Front Page Titles (by Subject) TO JAMES MADISON - The Works, vol. 11 (Correspondence and Papers 1808-1816)
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TO JAMES MADISON - Thomas Jefferson, The Works, vol. 11 (Correspondence and Papers 1808-1816) 
The Works of Thomas Jefferson, Federal Edition (New York and London, G.P. Putnam’s Sons, 1904-5). Vol. 11.
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TO JAMES MADISON
Monticello, March 23, 1815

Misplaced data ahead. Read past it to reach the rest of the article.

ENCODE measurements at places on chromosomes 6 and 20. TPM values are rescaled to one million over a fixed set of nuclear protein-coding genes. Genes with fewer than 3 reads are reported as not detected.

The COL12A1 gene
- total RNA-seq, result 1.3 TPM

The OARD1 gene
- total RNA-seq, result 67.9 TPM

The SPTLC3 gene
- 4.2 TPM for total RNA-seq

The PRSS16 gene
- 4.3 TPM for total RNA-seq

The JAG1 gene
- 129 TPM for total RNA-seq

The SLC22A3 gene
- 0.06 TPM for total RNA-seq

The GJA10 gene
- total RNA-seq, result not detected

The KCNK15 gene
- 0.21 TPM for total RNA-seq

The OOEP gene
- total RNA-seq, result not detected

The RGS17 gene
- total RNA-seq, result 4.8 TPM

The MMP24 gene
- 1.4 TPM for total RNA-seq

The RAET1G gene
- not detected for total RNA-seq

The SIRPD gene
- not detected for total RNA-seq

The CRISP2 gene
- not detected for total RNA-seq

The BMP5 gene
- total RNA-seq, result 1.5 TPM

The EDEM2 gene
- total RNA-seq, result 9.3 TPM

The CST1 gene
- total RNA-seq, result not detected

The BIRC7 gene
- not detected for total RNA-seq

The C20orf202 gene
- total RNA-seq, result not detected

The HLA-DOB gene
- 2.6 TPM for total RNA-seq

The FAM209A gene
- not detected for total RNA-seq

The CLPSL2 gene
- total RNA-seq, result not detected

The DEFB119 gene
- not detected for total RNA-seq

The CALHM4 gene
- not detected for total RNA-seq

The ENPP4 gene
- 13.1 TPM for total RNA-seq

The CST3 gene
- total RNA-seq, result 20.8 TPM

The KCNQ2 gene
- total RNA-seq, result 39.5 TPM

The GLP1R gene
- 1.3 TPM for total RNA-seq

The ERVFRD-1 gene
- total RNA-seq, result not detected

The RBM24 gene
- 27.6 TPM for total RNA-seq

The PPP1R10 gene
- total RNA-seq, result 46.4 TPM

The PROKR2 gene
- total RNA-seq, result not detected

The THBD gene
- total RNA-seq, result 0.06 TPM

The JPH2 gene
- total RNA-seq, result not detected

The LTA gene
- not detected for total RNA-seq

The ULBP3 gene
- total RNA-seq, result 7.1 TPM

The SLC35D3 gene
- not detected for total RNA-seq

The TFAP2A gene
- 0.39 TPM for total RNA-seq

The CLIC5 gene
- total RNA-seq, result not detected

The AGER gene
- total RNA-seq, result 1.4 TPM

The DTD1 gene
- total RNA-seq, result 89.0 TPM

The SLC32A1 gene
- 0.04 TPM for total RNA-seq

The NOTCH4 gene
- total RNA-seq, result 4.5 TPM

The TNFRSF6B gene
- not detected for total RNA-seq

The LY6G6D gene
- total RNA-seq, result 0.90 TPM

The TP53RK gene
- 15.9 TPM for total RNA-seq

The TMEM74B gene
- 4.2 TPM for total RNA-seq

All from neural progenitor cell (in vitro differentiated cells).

—I duly received your favor of the 12th, and with it the pamphlet on the causes and conduct of the war, which I now return. I have read it with great pleasure, but with irresistible desire that it should be published. The reasons in favor of this are strong, and those against it are so easily gotten over, that there appears to me no balance between them. 1. We need it in Europe. They have totally mistaken our character. Accustomed to rise at a feather themselves, and to be always fighting, they will see in our conduct, fairly stated, that acquiescence under wrong, to a certain degree, is wisdom, and not pusillanimity; and that peace and happiness are preferable to that false honor which, by eternal wars, keeps their people in eternal labor, want, and wretchedness. 2. It is necessary for the people of England, who have been deceived as to the causes and conduct of the war, and do not entertain a doubt, that it was entirely wanton and wicked on our part, and under the order of Bonaparte. By rectifying their ideas, it will tend to that conciliation which is absolutely necessary to the peace and prosperity of both nations. 3. It is necessary for our own people, who, although they have known the details as they went along, yet have been so plied with false facts and false views by the federalists, that some impression has been left that all has not been right. It may be said that it will be thought unfriendly. But truths necessary for our own character, must not be suppressed out of tenderness to its calumniators. Although written, generally, with great moderation, there may be some things in the pamphlet which may perhaps irritate. The characterizing every act, for example, by its appropriate epithet, is not necessary to show its deformity to an intelligent reader. The naked narrative will present it truly to his mind, and the more strongly, from its moderation, as he will perceive that no exaggeration is aimed at. Rubbing down these roughnesses, and they are neither many nor prominent, and preserving the original date, might, I think, remove all the offensiveness, and give more effect to the publication. Indeed, I think that a soothing postcript, addressed to the interests, the prospects, and the sober reason of both nations, would make it acceptable to both. The trifling expense of reprinting it ought not to be considered a moment. Mr. Gallatin could have it translated into French, and suffer it to get abroad in Europe without either avowal or disavowal. But it would be useful to print some copies of an appendix, containing all the documents referred to, to be preserved in libraries, and to facilitate to the present and future writers of history, the acquisition of the materials which test the truth it contains.